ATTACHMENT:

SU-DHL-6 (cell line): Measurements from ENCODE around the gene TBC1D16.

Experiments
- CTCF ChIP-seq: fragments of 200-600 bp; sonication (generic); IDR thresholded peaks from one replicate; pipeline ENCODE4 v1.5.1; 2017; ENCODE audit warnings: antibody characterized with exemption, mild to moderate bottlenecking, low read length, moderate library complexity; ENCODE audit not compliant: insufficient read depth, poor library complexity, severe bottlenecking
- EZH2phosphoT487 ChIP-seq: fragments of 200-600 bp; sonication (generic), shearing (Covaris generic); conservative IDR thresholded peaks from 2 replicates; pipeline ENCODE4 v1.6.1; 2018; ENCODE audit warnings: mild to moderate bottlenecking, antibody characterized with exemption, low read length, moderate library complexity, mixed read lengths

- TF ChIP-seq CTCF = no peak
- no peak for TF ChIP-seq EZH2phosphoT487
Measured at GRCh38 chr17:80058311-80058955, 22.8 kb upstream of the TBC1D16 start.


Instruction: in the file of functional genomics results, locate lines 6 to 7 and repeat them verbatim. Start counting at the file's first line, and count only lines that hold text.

- no peak for TF ChIP-seq EZH2phosphoT487
Measured at GRCh38 chr17:80058311-80058955, 22.8 kb upstream of the TBC1D16 start.